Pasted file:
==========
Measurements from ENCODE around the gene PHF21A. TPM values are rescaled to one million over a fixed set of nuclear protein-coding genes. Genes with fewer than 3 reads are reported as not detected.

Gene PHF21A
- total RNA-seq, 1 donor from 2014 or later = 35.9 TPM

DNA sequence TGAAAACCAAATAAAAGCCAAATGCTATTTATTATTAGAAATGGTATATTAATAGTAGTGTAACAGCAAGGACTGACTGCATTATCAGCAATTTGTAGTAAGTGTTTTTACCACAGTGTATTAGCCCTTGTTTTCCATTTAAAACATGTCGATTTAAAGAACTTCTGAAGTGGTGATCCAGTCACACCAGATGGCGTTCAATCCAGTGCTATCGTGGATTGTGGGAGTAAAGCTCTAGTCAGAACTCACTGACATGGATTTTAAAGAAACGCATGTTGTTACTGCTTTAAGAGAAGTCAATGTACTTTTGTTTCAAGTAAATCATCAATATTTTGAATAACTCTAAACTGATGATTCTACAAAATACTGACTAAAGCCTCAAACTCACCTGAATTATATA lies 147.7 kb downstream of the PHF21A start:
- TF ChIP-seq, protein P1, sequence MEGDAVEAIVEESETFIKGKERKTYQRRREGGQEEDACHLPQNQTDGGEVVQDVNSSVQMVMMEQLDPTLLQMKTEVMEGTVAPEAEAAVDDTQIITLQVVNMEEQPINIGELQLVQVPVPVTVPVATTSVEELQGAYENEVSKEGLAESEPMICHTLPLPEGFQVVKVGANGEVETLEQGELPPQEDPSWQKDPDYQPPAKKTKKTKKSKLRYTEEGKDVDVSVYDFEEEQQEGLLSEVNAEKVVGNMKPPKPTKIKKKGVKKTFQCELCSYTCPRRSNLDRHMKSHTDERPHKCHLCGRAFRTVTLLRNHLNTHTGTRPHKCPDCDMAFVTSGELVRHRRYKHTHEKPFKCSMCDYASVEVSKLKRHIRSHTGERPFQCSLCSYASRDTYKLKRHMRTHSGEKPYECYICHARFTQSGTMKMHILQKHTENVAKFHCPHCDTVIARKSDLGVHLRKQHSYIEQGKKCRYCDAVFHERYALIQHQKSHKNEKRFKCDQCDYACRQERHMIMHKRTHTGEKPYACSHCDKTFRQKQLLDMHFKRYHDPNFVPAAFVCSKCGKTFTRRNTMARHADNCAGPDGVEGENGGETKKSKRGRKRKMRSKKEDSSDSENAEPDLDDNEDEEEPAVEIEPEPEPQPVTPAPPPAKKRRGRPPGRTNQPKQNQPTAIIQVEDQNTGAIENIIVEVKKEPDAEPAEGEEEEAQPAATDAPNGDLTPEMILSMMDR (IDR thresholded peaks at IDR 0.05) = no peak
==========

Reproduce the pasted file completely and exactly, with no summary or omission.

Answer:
Measurements from ENCODE around the gene PHF21A. TPM values are rescaled to one million over a fixed set of nuclear protein-coding genes. Genes with fewer than 3 reads are reported as not detected.

Gene PHF21A
- total RNA-seq, 1 donor from 2014 or later = 35.9 TPM

DNA sequence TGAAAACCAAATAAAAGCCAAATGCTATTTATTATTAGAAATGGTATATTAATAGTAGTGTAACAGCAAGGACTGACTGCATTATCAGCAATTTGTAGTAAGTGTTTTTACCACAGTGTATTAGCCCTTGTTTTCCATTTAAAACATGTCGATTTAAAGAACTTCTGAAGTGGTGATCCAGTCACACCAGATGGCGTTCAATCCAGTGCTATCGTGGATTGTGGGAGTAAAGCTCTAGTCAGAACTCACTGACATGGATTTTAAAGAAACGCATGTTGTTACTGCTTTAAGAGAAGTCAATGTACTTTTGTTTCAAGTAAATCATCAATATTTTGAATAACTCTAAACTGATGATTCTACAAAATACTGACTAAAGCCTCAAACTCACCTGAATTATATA lies 147.7 kb downstream of the PHF21A start:
- TF ChIP-seq, protein P1, sequence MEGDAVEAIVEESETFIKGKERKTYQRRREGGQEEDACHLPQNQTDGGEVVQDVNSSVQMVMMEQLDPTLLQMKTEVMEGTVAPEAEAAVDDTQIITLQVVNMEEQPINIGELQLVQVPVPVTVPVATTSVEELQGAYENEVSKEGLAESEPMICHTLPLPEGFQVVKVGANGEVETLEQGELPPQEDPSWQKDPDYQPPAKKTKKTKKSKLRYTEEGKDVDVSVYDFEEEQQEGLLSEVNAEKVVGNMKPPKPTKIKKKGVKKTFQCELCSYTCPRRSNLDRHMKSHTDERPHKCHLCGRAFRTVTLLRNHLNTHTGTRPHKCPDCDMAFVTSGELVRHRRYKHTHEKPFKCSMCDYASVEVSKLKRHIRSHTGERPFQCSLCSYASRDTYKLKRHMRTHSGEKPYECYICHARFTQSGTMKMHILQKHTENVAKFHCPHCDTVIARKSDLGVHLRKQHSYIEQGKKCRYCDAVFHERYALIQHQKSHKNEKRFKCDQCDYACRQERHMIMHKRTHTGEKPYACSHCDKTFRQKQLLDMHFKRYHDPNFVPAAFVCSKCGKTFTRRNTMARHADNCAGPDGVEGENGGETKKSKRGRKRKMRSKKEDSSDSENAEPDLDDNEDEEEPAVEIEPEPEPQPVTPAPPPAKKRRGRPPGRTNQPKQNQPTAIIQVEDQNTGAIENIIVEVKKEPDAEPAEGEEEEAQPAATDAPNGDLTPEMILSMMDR (IDR thresholded peaks at IDR 0.05) = no peak